Between 59,000 and 77,000 megawatts (MW) of U.S. coal-fired power generating capacity will be retired over the next five years, according to economists at The Brattle Group. That’s an increase of 25,000 MW over their December 2010 estimate, in part due to low gas prices. Upcoming coal retirements could bring “modest increases in natural gas prices,” they said.
Since December 2010 when the prior estimates of potential coal plant retirements were released, both natural gas prices and the projected demand for power have decreased, and environmental rules have been finalized with less restrictive compliance requirements and deadlines than previously foreseen, Brattle said.
“These shifts in market and regulatory conditions have resulted in an acceleration in announced coal plant retirements. As of July 2012, about 30,000 MW of coal plants (roughly 10% of total U.S. coal capacity) had announced plans to retire by 2016.”
The study highlights that retirement projections are even more sensitive to future market conditions than to regulations, particularly natural gas prices. Likely coal plant retirements drop to between 21,000 and 35,000 MW if natural gas prices increase by just $1.00/MMBtu relative to April 2012 forward prices. Similarly, projected coal plant retirements would increase to between 115,000 and 141,000 MW if natural gas prices were to decrease by $1.00/MMBtu, according to the study, “Potential Coal Plant Retirements: 2012 Update.”
The authors said “a large portion” of the coal-fired capacity that retires will be replaced with gas-fueled plants, “…which could raise the price of natural gas from the levels prevailing today (and assumed in this retirement analysis).”
To reflect regulatory uncertainty, the authors developed “strict” and “lenient” scenarios for required environmental control technology. About 59,000 MW of capacity will likely retire under lenient rules versus 77,000 MW under strict regulations. The authors said they suspect that final rules will lean toward the lenient scenario.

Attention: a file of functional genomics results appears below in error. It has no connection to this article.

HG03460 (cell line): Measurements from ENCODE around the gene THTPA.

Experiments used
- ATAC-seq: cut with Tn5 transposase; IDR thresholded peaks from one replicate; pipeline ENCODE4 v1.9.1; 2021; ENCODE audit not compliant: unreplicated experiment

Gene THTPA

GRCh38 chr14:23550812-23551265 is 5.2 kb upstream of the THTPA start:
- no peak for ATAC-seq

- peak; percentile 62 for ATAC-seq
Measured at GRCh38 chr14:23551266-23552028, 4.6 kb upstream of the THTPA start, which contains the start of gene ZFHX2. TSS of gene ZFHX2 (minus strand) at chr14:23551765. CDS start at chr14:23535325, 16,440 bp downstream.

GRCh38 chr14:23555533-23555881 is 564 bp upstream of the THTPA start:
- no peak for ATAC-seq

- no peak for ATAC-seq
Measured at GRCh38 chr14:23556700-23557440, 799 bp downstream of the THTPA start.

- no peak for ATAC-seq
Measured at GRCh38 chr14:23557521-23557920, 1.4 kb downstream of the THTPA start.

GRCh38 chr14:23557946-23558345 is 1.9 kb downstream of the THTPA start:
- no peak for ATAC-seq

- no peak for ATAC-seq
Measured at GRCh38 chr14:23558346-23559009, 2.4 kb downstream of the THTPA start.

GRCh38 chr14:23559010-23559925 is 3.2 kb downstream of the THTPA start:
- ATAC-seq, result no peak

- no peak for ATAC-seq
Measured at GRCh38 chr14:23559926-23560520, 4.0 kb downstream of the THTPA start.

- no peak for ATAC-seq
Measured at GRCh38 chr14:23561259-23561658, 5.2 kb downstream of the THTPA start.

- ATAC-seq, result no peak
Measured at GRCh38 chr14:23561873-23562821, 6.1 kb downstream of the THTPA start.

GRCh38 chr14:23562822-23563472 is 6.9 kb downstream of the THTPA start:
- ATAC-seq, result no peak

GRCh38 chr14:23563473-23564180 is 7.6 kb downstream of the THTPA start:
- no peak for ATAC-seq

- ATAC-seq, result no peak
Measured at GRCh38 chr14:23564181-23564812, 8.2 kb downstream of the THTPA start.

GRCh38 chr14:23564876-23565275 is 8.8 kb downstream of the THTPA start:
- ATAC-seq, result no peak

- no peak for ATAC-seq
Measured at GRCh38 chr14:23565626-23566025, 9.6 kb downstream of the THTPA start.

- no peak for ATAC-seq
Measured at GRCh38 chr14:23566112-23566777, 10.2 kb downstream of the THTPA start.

“As an upper bound on the potential increase in gas demand in the electric sector, we calculated the gas required to replace the 2011 generation output of all projected coal plant retirements (59 GW) by 2016 in our lenient base case scenario,” the authors said. “The retiring coal plants generated approximately 266 terawatt-hours in 2011. Using an assumed 8,000 Btu/kilowatt-hour heat rate for the average gas plant providing the replacement power, about 2 Tcf/year (or about 6 Bcf/d) of gas would be needed. This additional gas demand represents about 10% of the total natural gas consumption in the United States in 2011 (23 Tcf/year) — large enough that it could result in modest increases in natural gas prices.”
Future coal retirements will be a bit more than double the level announced to date, said Brattle Principal Frank Graves, a co-author of the study. “The impacts will be modest over large areas but more acute locally, especially for owners of smaller fleets that are predominantly coal-based,” he said. “Everything else being equal, this amount of retirement will be enough to increase prices in both electric and gas markets for a few years, but we do not envision that impact to be large or persistent enough to alter retirement decisions.”
According to the study, $126-144 billion of investment will be needed to retrofit and replace coal capacity. About 80% of the likely coal plant retirements will be generating plants owned by traditionally regulated utilities as opposed to unregulated merchant generating companies.
The changes could be difficult for smaller generation companies or utilities with predominantly coal-fired generation, Brattle said. An estimated 4% of coal plant owners (controlling about 20,000 MW of U.S. coal plant capacity) would need to retire more than 50% of their fleets.
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